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One common question that comes up when families are looking into getting a second dog is, what should the gender be? That’s because gender does play a role in how a dog will act. While gender is only one factor, it can be an important one! Luckily, when you adopt a new dog into your family, you can pick and choose what kind of dog, how old they are, and whether they’re a male or a female! If you already have a male dog at home, your biggest concern will probably be the following;
Can two male dogs live in the same house?
Yes, two male dogs can absolutely live in the same house. However, there is always a possibility for aggression between dogs of any gender. Whether or not your two male dogs get along will depend on personality, breed, size, and gender. Plus, having neutered dogs might ease the tension!
In this article, we’ll discuss the different dynamics between neutered and unneutered male dogs. We’ll also talk about why dogs fight in the first place and what you can do to avoid fights in your home!
Can Two Male Dogs Live In The Same House?
It is totally possible for two male dogs to live in the same house. Although many people recommend 1 male and 1 female dog as the “ideal” living situation, many other gender combinations should also work out just fine!
It’s not uncommon to see two male dogs live their entire lives together, as close as siblings. These dogs will play, eat and sleep together without any issues. But, this isn’t the only outcome! Two male dogs can cohabitate, but they are more prone to fight than two females.
So, why is that?
Male dogs have more testosterone than female dogs do. Testosterone does great things for the body like increasing muscle mass and bone density (which is why you shouldn’t neuter dogs too young)! But, testosterone can also be responsible for increased aggression in dogs. Males dogs are just quicker to fight than females. Because testosterone plays a role in aggression, we’ll discuss how it might affect relationship dynamics between two male dogs next.
Can Two Intact Male Dogs Live In The Same House?
Obviously, the riskiest situation for cohabitation is two intact male dogs. In this case intact means they still have their testicles!
Intact male dogs are more likely to lean towards aggression to solve issues. Plus, intact males like to mark things with urine, so you might end up with a really stinky yard! And, some intact dogs like to pee on other dogs as a way to establish dominance. But, if you have two intact male dogs in the house they still might get along just fine! If their personalities mesh well, there might never be an issue.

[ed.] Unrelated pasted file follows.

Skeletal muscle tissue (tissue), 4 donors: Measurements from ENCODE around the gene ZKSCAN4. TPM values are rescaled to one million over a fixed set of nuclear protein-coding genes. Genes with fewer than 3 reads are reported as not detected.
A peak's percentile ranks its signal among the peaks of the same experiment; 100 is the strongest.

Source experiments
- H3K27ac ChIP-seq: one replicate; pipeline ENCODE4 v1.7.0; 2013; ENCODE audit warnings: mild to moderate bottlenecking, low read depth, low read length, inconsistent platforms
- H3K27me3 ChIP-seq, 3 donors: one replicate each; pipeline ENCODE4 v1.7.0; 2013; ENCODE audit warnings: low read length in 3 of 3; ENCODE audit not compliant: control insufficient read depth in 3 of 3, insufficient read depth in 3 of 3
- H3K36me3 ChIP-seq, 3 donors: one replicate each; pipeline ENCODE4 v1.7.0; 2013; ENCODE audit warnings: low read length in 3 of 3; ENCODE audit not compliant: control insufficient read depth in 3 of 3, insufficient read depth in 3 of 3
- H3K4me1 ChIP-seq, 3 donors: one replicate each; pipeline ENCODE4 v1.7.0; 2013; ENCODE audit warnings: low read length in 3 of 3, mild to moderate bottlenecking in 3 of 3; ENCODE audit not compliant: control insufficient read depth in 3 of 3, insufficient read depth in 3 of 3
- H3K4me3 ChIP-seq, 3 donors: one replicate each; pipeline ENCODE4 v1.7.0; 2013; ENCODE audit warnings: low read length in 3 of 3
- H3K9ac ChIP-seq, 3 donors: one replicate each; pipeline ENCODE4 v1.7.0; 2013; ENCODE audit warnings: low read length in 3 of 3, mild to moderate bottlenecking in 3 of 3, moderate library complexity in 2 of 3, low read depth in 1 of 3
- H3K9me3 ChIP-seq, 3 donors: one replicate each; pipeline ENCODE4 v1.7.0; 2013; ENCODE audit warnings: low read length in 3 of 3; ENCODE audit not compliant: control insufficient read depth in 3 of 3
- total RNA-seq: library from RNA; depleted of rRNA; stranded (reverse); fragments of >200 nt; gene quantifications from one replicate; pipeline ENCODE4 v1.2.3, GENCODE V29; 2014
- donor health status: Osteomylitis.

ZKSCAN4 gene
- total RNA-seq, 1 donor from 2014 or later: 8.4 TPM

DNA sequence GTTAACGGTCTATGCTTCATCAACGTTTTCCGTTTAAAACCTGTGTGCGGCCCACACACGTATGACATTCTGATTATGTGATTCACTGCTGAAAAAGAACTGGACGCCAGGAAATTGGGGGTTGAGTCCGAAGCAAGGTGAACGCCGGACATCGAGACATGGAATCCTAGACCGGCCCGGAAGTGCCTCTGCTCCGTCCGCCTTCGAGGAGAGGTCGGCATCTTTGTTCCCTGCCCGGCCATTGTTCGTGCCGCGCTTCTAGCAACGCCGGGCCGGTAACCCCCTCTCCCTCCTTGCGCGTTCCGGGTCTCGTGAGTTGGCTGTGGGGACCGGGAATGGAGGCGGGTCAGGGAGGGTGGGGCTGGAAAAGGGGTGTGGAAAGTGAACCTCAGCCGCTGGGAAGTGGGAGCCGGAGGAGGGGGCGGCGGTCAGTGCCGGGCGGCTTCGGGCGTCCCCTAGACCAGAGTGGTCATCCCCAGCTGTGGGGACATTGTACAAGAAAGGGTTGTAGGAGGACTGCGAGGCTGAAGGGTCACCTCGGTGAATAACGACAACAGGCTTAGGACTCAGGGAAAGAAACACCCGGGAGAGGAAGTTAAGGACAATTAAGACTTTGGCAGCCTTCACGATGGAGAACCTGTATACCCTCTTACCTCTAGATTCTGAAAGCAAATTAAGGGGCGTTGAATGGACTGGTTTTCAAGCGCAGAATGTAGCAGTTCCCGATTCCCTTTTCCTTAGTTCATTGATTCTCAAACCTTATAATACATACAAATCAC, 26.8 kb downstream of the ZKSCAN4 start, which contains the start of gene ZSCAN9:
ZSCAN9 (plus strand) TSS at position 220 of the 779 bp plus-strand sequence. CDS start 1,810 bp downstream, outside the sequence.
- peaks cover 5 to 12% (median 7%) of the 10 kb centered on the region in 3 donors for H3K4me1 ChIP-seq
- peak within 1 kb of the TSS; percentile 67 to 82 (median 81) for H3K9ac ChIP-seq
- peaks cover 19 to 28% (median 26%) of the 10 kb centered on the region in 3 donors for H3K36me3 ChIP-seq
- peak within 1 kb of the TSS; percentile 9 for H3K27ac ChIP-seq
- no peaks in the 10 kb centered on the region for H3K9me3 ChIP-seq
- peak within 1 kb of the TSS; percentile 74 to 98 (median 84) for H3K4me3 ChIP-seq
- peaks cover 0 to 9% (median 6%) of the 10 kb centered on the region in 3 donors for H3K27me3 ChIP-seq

However, if your two intact males both want to be the alpha, you could face ongoing dominance problems.
The Pack Mentality
Wolf packs are a well-known concept in our society today. Countless sports teams and groups have been named after the wolfpack.
The pack mentality is something that our domesticated dogs have inherited. Many of our current dog species are pack animals, which generally means they like company and socializing. Sometimes, the pack mentality means that in a group, dogs like to establish order. This video gives an interesting description of the wolf pack organization.
Can A Neutered And Unneutered Dog Live Together?
An easier pairing for two male dogs might be a neutered and unneutered male dog!
In this case, it should be pretty evident who’s “boss” as far as the hormones are concerned. You’ll deal with less marking for sure and hopefully won’t have to worry about fighting as much. A neutered and intact male can live together in the same house and will have an easier relationship than two intact males.
Can Two Neutered Dogs Live In The Same House?
The path of least resistance with behavioral issues is to have two neutered male dogs living together.
Two neutered male dogs have less testosterone and need to establish dominance. These dogs won’t be tempted to mark everything with their scent. Hopefully, you won’t have to deal with any urine indoors!
It’s important to note that even though your dogs are both neutered, there is always the potential for a fight or an argument between them. We’ll talk more below about reasons why dogs fight and how to keep them from going at it!
Should You Neuter Your Dog?
All this talk about neutered and unneutered males brings us to the question of whether or not you should neuter your dog.
Ultimately, the choice to neuter your dog is up to you.
As a veterinary technician, I will almost always recommend neutering your dogs.
Testosterone is important for growing dogs. Because testosterone contributes to bone and muscle growth, some dog breeds should be altered a bit later than others. Recent research shows that German shepherds, for example, might benefit from neutering later in life so that their growth plates aren’t affected by a lack of testosterone.
That being said, when you can neuter your dogs, do it! Neutering is a very non-invasive and budget-friendly surgery. Unlike spays, neuters do not go into the abdominal cavity. They’re quick. safe and effective. The main goal of neutering your dog is to prevent them from having puppies. Even though puppies are adorable, after working at an animal shelter, I would be happy to see fewer puppies! The number of dogs without homes that come through our shelter every year proves that we do not need to be breeding dogs as much as we think we do.
Neutering your dog also has behavioral and health benefits. After being neutered, your dog won’t be able to get testicular cancer. They’ll be less of a target for dog fights at the dog park. Ideally, your dog will stop marking so many things with their urine after they’re neutered. And even though neutering isn’t a fix-all for behavior issues, you’ll probably notice that your pup has less dominant and aggressive tendencies.